1. Speed is of the essence
Let’s underline all of the above: The value of IoT data – or any other data in edge environments – is very often linked to the speed with which it can be processed, analyzed, and acted upon.
In most automation contexts, speed is measured in small fractions of a second.
“Taking data from a smart device up to the cloud to run a machine-learning model and then delivering the output of that model back to the smart device takes too long in use cases where milliseconds of additional latency matters,” Chris McDermott, VP of engineering at Wallaroo.ai, told us.
Whether your “edge” is a vehicle, a public utility, an assembly line, or myriad other environments where speed matters, the costs – both financial and otherwise – of data transit and latency will likely be too great to bear.
“In this case, the fastest place to run AI will be at the edge,” McDermott says.
2. Edge environments are the AI/ML use case right now
According to McDermott, the fastest-growing application of AI at the moment will be in the diverse range of settings that comprise the “edge” – whether in a factory that makes cars or the car itself once it’s on the road. Ditto appliances, power plants, and the vast list of other contexts that now all effectively double as IT environments.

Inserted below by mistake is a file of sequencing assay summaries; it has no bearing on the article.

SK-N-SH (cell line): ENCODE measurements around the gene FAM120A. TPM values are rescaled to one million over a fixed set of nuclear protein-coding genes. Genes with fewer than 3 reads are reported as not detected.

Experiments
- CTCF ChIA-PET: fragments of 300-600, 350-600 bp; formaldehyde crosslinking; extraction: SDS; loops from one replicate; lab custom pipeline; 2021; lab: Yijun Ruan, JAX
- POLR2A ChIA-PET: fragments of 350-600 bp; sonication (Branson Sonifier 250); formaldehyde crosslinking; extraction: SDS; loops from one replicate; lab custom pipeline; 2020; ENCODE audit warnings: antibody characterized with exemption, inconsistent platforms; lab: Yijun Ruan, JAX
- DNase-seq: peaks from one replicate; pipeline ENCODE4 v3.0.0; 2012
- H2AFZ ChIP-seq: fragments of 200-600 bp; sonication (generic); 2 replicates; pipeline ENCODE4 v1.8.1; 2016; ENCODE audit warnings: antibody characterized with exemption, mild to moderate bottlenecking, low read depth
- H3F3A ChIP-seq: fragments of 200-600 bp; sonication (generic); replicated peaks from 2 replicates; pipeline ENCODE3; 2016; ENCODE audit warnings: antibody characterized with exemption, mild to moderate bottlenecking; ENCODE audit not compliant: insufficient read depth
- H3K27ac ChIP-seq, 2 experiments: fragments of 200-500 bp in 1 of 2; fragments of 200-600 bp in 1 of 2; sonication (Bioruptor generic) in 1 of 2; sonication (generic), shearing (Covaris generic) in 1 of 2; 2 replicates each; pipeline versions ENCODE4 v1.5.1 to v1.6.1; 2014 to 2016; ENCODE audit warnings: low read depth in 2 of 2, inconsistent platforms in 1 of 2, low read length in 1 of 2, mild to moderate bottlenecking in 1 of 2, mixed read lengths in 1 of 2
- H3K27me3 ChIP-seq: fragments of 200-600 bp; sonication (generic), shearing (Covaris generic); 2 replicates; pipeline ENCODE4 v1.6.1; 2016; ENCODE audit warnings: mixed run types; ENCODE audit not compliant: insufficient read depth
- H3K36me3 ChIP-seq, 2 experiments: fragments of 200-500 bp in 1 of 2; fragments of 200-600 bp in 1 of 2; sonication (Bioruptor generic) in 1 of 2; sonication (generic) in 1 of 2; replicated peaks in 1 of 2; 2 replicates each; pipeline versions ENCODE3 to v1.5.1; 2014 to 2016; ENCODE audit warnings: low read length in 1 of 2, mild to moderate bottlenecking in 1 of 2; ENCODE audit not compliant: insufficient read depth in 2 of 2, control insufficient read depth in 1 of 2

For a sense of scale, McDermott notes that semiconductor-based electronics used to make up about five percent of the cost of a case. Today, it’s more than 40 percent of the price.
Whether on a factory floor or on an oil derrick, AI and other forms of automation increasingly require proximity – meaning, processing power and other IT infrastructure nearby.
This pairs with another big-picture trend in edge computing: As the technology matures, the possibilities expand. That’s true from a hardware and architectural standpoint in manufacturing settings, according to Sathianathan from Iterate.ai.